Like astronauts or living U.S. presidents, poet laureates are a pretty exclusive club. There aren’t that many of them, by nature of the job description—to serve as ambassadors for poetry and literature in their city, state, or nation.

On Saturday, October 11, from 1:00-5:00 pm at the Hylton Center for the Performing Arts at George Mason University’s Science and Technology campus, in Manassas, VA, more than 20 current and former poets laureate from Delaware, Maryland, Kentucky, Virginia, and West Virginia will gather to celebrate American poetry for “In the Company of Laureates.”

The event is free and open to the public.

J.K. Daniels and LeeAnn Thomas will serve as emcees. Poet Laureates on-hand will include JoAnn Balingit (Poet Laureate of Delaware); Marc Harshman (Poet Laureate of West Virginia); Ron Smith (Poet Laureate of Virginia); and of course Shelby Stephenson, current Poet Laureate of North Carolina.

The day includes panels, presentations, and workshops, including a panel for veterans, “Words on War,” with Dr. Frederick Foote, Bill Glose, Jim Mathews, and Claudia Gary (moderator).

For a complete list of the laureates who will be in attendance, and a schedule of events, click here.

Random Acts of Poetry Day

It’s the first Wednesday in October, which means today is Random Acts of Poetry Day:

Random Acts of Poetry Day is about painting poetry in the public square, either literally or figuratively. Chalk your poem onto the sidewalk, leave one on a subway seat, pin one onto your local grocery store board.

The website Tweet Speak Poetry offers a free book to download with 10 ideas for sharing random acts of poetry…or get creative to let poetry touch someone today.

They also offer links to good poems to share, but we recommend just choosing your favorite poet and sharing a poem of his or hers that really means something to you, or that you just happen to love. Enthusiasm is contagious. Let’s try to spread poetry like the norovirus.

How’s that for a campaign slogan?

Thanks to our friend Kevin Dublin for passing this along!

Hug a Teacher Today

Today, Monday, October 5, is World Teachers’ Day. If you know a teacher, say “thanks.” If you’re a bartender, buy a teacher a drink. And let’s all of us take a moment to remember the mentors and teachers who touched our lives.

To celebrate,, an automated proofreader billed as “the world’s most accurate grammar checker,” put together the following infographic. It’s a good reminder not only to go back and read a teacher classic like Goodbye, Mr. Chips, but that the world is always looking for great educators. Enjoy.

World Teacher Day

Come See Us at Bouchercon 2015

Bouchercon 2015 opens in one week. The North Carolina Writers’ Network will have a booth at the convention, so please come by and say hello. You might have the pleasure of sharing a few laughs with one of our tireless board members who will be around all weekend.

Wondering who else is going to be there? The Bouchercon website offers a list of attendees. Now you can plot ways to bump into that important connection—or see if you’ll spend the weekend trying to dodge an old flame.

Don’t miss Friday’s panel, “Acorns Nurtured Here: The Talent Past, Present, and Future,” featuring Network members Ruth Moose, Karen Pullen, and Chris Roerden. This panel happens at 2:30 pm in Governor’s II.

Network member AJ Tata will sit on the “Local Guest of Honor” panel on Friday at 2:30 pm in Congressional AB; Karen and fellow member Art Taylor will read from and sign the 2015 Murder Under the Oaks Anthology on Saturday at 10:30 am in University ABC; Karen will be a featured guest at “In Honor of Librarians: a Southern Tea” on Saturday at 2:30 pm in State CD; Art will sit on the panel “Short, and Shocking: The Mystery Short Story” on Sunday at 10:00 am in Governor’s I; and AJ will sit on the panel “The Good, The Bad, The Ugly: Heroes and Antiheroes” on Sunday at 10:00 am in State EF.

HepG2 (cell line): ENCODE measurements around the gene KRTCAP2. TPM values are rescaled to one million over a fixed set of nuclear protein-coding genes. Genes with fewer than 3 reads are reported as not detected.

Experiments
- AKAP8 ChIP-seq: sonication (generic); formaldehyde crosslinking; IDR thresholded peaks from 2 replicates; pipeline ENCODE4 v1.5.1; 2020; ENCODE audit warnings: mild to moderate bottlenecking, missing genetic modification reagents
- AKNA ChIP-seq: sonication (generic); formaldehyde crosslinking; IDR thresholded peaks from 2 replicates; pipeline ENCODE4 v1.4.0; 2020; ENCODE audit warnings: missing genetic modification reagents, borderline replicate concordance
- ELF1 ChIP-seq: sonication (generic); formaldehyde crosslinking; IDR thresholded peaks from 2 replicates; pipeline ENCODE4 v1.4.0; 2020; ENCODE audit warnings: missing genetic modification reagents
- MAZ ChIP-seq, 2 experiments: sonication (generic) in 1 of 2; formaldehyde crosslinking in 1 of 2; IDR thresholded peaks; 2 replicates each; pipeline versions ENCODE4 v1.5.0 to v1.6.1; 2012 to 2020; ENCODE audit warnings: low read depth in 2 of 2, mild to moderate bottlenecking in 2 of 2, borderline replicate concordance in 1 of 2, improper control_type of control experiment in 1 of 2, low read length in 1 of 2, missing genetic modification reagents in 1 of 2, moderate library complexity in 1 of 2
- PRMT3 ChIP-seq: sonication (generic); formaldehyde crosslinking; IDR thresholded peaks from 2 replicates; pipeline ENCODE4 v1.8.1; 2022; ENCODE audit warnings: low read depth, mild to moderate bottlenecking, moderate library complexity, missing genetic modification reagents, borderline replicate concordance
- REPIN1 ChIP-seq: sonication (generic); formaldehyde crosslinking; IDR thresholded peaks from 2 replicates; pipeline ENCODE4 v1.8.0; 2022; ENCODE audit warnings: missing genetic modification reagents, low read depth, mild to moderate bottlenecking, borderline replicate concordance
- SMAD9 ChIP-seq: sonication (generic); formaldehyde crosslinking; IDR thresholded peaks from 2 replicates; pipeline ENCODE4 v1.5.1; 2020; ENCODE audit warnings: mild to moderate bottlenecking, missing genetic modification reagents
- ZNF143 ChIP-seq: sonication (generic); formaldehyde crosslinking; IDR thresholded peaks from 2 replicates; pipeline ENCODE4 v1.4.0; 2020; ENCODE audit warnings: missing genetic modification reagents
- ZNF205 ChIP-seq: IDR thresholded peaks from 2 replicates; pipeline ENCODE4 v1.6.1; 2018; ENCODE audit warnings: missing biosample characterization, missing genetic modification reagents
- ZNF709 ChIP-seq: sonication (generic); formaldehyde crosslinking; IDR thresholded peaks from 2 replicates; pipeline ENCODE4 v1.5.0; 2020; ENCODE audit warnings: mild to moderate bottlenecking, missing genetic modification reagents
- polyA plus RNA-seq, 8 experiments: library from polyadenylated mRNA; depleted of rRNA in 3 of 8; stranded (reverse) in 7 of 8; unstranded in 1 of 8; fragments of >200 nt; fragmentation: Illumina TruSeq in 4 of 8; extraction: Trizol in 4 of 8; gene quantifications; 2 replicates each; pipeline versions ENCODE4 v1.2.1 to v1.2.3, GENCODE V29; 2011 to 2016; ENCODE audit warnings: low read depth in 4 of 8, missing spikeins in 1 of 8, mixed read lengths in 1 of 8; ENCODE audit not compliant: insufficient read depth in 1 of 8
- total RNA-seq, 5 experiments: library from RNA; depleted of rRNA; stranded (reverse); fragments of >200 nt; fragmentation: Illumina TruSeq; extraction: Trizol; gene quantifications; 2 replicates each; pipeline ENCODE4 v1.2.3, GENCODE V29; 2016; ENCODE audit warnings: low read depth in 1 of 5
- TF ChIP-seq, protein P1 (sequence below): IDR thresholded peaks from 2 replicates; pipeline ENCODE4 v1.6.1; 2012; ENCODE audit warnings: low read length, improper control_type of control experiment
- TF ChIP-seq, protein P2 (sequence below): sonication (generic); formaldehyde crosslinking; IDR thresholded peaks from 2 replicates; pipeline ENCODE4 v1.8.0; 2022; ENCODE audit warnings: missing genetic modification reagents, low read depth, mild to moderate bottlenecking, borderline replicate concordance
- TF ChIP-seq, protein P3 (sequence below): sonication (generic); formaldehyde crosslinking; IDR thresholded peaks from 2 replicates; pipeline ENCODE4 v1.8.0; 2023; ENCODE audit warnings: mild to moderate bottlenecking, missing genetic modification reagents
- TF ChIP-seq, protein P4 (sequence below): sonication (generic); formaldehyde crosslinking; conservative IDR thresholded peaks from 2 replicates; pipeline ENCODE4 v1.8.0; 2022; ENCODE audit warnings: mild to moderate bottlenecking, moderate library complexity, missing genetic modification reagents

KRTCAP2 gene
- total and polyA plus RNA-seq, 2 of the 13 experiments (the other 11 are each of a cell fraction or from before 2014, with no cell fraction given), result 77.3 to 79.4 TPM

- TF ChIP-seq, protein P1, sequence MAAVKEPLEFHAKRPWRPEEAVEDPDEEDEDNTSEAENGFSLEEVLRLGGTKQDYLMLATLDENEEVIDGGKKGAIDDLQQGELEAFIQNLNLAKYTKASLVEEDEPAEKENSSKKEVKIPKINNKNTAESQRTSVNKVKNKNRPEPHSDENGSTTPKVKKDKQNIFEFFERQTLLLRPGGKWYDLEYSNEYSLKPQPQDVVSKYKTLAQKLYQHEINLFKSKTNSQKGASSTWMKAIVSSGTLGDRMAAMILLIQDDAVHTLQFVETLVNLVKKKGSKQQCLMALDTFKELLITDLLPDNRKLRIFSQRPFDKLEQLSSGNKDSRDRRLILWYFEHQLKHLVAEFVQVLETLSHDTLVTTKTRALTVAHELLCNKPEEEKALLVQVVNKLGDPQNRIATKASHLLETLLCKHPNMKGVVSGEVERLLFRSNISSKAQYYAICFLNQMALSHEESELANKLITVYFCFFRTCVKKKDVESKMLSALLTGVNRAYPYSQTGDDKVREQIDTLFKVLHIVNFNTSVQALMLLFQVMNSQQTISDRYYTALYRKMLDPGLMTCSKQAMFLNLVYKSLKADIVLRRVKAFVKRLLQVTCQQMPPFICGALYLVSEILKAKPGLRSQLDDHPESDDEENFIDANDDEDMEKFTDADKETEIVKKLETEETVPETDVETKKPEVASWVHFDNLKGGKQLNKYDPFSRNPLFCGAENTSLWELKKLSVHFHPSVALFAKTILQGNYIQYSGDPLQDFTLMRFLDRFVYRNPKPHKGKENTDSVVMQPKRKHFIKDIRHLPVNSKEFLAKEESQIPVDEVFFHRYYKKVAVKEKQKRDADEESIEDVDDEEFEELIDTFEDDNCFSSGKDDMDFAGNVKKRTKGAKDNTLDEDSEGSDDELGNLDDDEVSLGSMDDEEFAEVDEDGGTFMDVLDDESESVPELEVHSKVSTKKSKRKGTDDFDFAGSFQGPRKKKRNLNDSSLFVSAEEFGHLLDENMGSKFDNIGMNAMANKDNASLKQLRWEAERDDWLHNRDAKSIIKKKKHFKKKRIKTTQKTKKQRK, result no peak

Margaret Maron, cousin of North Carolina poet laureate Shelby Stephenson (she introduced Shelby at this 2014 induction into the North Carolina Literary Hall of Fame) will receive a Lifetime Achievement Award.

Bouchercon is the world’s finest annual crime fiction event, bringing together more than 1,000 authors, fans, publishers, reviewers, booksellers, editors, and every other part of the community for a fantastic four-day event. This is their 46th year.


Going Back in Time?


The Galloway House in Xenia, OH

Do you write historical fiction, or do you think you might want to, one day? Then don’t miss Bharti Kirchner’s recent article in The Writer, “Look Back with Historical Fiction.”

Kirchner offers five things to keep in mind while casting your writerly eye back in time.

1. Why historical? “You don’t have to be an expert in your chosen period and setting; the only requirement is the willingness to do research.”

2. Immerse yourself in the period. It’s necessary to “make judicious use of factual details and, as necessary, apply imagination to fill the gaps where history is undocumented.”

3. The crucial dialogue. Keep your dialogue sounding “realistic and natural.”

4. A broader perspective. Consider including “observations on political and economic struggles and tensions of society, gender and class.”

5. The story, above all. “In the end, what’s most important is the story your characters have to tell.”

To read the full article, click here.

Music for the Prose

Words and music are as natural a pairing as cucumbers and gin. Which makes us wonder why more people aren’t doing what the producers behind Music for the Prose have stirred up: setting original musical scores to famous works of poetry or verse.

Composer and conductor Daniela Candillari and theatre and film actress Kelli Ruttle moved to New York City around the same time and met there, quickly becoming friends. Every ten days or so they release a new two-part episode.

In Part I, Kelli reads the week’s piece over Daniela’s music. Then in Part II, the producers discuss the inspiration for the work and offer a backstage pass to their podcast in a segment they’re calling “Behind the Mic.”

The hosts are warm and instantly likeable, and the episodes range from rhapsodic (Walt Whitman’s “Mannahatta”) to downright creepy (Aaron the Moor from Shakespeare’s Titus Andronicus). There’s enough history in each episode to satisfy those listeners who want to learn something, and each segment is short enough for a commute or your elliptical workout at the gym.

So far, Music for the Prose has kept to the canon of English Literature, using written works that are in the public domain.

Episodes are available at iTunes or Soundcloud, and the producers can be reached at